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Hayes v. American International Group

United States District Court, Third Circuit

June 4, 2013

JOSEPH T. HAYES
v.
AMERICAN INTERNATIONAL GROUP, et al.

MEMORANDUM AND ORDER

ELIZABETH T. HEY, Magistrate Judge.

In this action, pro se Plaintiff seeks long term disability benefits under the terms of a disability policy issued by The United States Life Insurance Company/American International Group (collectively "U.S. Life"), and U.S. Life has counter-claimed for the return of benefits paid under the policy. Presently before the Court is U.S. Life's motion for additional discovery (Doc. 277).[1] For the reasons that follow, Defendant's motion will be granted in part and denied in part.

I. RELEVANT PROCEDURAL HISTORY[2]

By Order dated April 6, 2012, Judge McLaughlin permitted an extra fourteen hours for Plaintiff's deposition - seven hours for Defendant U.S. Life and seven hours for Defendant DRMS - to be held in addition to twelve hours of deposition which had previously occurred. See Doc. 127. Significant discovery-related motion practice occurred over the next several months, ultimately resulting in U.S. Life taking seven additional hours of deposition over the course of four days, with no single deposition increment exceeding two hours. See Doc. 245.[3] Based on Plaintiff's stipulation of dismissal as to DRMS, DRMS did not conduct any further deposition of Plaintiff. See Doc. 270 (Stipulation and Order of Dismissal with Prejudice signed by Judge McLaughlin).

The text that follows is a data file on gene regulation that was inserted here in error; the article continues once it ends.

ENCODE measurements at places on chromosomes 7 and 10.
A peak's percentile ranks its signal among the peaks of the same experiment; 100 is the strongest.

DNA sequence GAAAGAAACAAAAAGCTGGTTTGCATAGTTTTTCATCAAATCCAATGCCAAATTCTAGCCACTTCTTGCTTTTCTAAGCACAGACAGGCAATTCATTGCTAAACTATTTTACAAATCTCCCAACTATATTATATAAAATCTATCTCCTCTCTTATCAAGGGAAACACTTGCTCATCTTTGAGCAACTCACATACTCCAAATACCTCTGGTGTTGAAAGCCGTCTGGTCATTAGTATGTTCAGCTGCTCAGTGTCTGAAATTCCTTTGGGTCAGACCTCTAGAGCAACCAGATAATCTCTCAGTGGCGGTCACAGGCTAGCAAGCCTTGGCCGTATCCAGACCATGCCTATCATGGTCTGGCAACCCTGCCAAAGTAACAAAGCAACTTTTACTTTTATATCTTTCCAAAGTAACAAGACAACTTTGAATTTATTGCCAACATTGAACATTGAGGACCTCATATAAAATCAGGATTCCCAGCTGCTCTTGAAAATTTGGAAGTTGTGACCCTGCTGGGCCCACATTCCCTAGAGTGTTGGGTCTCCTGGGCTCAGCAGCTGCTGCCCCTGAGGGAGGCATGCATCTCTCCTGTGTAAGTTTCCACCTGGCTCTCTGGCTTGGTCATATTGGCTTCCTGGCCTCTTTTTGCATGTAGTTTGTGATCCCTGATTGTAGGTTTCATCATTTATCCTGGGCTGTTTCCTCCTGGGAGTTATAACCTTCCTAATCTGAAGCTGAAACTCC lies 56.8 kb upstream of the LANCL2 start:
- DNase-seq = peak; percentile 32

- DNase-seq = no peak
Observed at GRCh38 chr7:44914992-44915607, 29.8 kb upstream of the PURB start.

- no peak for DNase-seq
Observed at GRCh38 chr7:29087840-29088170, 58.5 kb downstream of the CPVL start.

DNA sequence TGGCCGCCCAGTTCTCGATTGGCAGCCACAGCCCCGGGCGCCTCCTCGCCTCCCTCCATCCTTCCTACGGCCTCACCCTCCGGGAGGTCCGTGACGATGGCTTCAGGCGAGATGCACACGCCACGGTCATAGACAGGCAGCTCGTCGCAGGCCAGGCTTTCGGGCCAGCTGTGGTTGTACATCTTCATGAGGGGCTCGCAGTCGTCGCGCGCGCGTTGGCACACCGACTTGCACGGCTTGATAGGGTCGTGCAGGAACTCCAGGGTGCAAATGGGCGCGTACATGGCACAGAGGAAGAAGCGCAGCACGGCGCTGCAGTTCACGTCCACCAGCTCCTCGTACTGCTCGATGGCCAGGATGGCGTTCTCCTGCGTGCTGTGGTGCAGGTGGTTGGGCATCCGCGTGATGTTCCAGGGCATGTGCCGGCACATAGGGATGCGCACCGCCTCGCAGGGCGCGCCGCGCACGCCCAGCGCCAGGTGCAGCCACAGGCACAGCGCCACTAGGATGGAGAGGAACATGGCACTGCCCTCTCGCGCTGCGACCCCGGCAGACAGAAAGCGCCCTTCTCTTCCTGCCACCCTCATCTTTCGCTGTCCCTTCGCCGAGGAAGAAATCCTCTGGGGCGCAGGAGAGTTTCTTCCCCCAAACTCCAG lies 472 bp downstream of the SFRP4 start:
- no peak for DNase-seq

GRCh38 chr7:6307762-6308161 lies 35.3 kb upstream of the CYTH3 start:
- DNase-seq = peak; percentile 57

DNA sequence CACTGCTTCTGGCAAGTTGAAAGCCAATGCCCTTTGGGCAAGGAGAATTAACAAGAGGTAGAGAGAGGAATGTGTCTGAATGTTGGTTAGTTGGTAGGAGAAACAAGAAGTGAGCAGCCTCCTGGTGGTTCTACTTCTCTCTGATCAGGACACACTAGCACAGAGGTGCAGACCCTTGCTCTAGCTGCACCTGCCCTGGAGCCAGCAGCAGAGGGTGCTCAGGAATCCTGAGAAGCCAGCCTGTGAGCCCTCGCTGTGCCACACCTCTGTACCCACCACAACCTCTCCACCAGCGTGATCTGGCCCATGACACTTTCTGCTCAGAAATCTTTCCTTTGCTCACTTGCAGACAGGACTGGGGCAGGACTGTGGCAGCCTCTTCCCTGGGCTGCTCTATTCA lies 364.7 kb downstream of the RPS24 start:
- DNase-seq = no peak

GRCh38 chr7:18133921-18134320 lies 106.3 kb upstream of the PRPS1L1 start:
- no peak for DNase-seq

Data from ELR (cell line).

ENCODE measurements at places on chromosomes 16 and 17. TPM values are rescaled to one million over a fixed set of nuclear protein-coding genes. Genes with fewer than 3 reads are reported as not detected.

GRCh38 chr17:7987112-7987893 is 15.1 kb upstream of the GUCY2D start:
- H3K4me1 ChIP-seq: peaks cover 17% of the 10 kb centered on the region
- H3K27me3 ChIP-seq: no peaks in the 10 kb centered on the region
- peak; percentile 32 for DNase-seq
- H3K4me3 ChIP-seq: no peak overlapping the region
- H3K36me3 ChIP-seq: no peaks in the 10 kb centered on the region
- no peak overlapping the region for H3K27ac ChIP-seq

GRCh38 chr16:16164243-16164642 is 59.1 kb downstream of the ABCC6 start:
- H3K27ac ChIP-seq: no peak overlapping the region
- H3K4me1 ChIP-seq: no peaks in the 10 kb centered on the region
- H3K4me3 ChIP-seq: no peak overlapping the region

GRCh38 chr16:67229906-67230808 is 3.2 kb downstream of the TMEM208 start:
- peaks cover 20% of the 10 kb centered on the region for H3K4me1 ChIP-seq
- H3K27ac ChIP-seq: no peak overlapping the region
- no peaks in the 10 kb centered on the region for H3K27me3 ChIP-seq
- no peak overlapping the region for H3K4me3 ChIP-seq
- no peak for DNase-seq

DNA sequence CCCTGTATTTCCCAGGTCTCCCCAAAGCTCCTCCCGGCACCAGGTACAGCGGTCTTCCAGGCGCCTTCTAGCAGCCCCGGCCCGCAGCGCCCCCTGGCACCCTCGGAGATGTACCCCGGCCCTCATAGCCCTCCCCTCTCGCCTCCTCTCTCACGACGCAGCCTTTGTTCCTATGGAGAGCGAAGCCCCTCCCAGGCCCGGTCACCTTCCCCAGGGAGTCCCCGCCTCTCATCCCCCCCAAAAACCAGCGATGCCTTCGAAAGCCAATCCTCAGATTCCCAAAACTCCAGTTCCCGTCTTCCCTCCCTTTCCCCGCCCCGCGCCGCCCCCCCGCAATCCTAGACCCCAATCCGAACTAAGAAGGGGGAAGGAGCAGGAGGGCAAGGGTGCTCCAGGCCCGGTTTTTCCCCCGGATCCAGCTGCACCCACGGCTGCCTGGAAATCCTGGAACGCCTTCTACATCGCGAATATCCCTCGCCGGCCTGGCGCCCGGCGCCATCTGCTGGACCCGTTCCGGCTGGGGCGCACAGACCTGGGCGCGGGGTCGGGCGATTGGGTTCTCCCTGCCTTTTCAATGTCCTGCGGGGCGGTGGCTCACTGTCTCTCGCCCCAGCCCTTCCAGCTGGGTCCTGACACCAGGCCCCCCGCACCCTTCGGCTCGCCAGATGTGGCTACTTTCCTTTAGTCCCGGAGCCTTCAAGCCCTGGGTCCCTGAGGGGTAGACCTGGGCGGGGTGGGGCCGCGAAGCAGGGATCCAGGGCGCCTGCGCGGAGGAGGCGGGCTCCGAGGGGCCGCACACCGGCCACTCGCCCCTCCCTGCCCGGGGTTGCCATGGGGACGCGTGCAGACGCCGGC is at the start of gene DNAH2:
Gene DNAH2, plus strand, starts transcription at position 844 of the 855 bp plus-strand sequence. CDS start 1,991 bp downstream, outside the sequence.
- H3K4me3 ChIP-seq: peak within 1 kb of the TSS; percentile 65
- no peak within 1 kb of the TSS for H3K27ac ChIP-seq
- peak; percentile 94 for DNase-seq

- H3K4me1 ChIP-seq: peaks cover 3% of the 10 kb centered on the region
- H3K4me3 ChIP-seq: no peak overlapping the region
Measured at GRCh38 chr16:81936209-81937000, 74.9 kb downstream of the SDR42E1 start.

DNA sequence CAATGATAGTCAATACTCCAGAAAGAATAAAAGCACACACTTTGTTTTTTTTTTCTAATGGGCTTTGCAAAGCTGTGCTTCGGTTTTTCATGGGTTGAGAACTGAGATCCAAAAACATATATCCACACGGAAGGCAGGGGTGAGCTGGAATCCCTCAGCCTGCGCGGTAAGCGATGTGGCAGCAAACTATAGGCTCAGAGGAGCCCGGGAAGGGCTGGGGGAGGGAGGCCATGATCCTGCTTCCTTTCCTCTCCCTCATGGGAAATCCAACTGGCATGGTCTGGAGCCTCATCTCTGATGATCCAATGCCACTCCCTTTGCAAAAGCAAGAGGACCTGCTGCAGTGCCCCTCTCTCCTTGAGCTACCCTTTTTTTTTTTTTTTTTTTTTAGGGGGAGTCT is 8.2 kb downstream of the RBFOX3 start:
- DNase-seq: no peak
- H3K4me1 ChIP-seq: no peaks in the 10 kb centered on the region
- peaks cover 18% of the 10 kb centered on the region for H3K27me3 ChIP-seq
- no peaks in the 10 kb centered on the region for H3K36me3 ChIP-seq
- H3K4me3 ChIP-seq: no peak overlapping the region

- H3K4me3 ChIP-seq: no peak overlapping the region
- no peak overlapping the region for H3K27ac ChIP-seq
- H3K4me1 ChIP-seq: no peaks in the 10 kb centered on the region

The discovery deadline in this matter has long since passed. However, on April 19, 2013, I entered an Order allowing discovery-related motions based upon new matters arising out of Plaintiff's deposition. See Doc. 266. On May 3, 2013, U.S. Life filed the present motion seeking additional discovery arising out of Plaintiff's deposition. See Doc. 277. Plaintiff filed a response on May 15, 2013, U.S. Life filed a reply in support of its motion on May 23, 2013, and Plaintiff filed a sur-reply on May 29, 2013. See Docs. 280-82. The matter is now fully briefed.

II. DISCUSSION

A trial court has broad discretion to fashion discovery-related orders. See Florsheim Shoe Co., Div. of Interco, Inc. v. United States , 744 F.2d 787, 797 (Fed. Cir. 1984) ("Questions of the scope and conduct of discovery are, of course, committed to the discretion of the trial court."). In the Third Circuit, "it is well recognized that the federal rules allow broad and liberal discovery." Pacitti v. Macy's , 193 F.3d 766, 777-78 (3d Cir. 1999) (citations omitted).

A. Plaintiff's 2005 and 2006 Appointment Books

Defendant U.S. Life first seeks to compel production of Plaintiff's 2005 and 2006 appointment books. See Doc. 277 ¶¶ 2-3; Doc. 281 at 1-3. The appointment books are clearly relevant for the purpose of showing Plaintiff's work activities during the period of time during which he represented that he was not gainfully employed. Also, they were previously requested in discovery, and at the deposition Plaintiff testified that he did not understand why they were not previously produced because he gave all of his appointment books to his prior attorneys.